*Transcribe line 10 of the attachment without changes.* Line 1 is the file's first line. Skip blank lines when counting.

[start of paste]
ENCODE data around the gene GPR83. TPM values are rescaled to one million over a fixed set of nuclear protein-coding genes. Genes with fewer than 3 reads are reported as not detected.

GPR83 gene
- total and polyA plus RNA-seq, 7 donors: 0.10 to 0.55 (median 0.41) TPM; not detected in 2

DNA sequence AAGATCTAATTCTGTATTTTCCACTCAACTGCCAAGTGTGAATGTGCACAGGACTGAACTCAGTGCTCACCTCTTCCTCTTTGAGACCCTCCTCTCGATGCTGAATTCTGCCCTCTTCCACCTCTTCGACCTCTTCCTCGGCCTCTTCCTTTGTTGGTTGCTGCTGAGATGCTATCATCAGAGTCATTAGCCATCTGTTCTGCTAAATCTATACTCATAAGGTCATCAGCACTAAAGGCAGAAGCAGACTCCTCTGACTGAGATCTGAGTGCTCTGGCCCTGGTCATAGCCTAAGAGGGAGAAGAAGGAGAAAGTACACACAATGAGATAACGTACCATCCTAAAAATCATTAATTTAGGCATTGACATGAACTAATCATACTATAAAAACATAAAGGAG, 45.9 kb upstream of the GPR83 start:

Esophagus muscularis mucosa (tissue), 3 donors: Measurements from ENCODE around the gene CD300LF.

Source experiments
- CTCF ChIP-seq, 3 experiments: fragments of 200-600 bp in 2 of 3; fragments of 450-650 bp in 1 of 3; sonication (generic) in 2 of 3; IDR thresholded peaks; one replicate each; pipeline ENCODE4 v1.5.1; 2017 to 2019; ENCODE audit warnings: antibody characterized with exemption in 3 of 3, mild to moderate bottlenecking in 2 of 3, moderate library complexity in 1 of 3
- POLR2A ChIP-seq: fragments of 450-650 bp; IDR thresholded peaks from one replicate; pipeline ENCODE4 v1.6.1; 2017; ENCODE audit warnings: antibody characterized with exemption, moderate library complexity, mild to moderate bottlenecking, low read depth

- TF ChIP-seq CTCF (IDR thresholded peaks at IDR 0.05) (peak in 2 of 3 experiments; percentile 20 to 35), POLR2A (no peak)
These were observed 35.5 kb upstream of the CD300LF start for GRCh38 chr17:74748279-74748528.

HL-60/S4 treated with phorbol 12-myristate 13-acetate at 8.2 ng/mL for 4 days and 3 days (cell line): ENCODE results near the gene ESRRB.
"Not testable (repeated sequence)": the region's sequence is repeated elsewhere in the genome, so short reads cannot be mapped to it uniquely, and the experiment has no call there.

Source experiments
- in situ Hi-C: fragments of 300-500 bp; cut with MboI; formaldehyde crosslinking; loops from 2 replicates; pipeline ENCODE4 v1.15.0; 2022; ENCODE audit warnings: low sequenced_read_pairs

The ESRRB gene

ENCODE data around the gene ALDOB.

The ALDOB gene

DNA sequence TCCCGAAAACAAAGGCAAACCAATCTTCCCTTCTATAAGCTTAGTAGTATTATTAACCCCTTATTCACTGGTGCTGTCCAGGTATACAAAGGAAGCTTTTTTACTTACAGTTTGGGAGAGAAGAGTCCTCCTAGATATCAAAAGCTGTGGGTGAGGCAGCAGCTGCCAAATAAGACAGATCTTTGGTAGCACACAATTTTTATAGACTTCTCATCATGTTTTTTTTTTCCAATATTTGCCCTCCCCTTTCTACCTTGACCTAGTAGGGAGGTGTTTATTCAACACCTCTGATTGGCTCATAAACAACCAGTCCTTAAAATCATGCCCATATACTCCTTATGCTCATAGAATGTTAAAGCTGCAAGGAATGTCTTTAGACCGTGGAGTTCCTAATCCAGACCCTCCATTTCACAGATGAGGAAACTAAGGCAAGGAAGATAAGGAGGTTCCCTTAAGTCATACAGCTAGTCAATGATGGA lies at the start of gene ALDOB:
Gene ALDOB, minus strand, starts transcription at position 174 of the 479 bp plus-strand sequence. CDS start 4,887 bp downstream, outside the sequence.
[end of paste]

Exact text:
These were observed 35.5 kb upstream of the CD300LF start for GRCh38 chr17:74748279-74748528.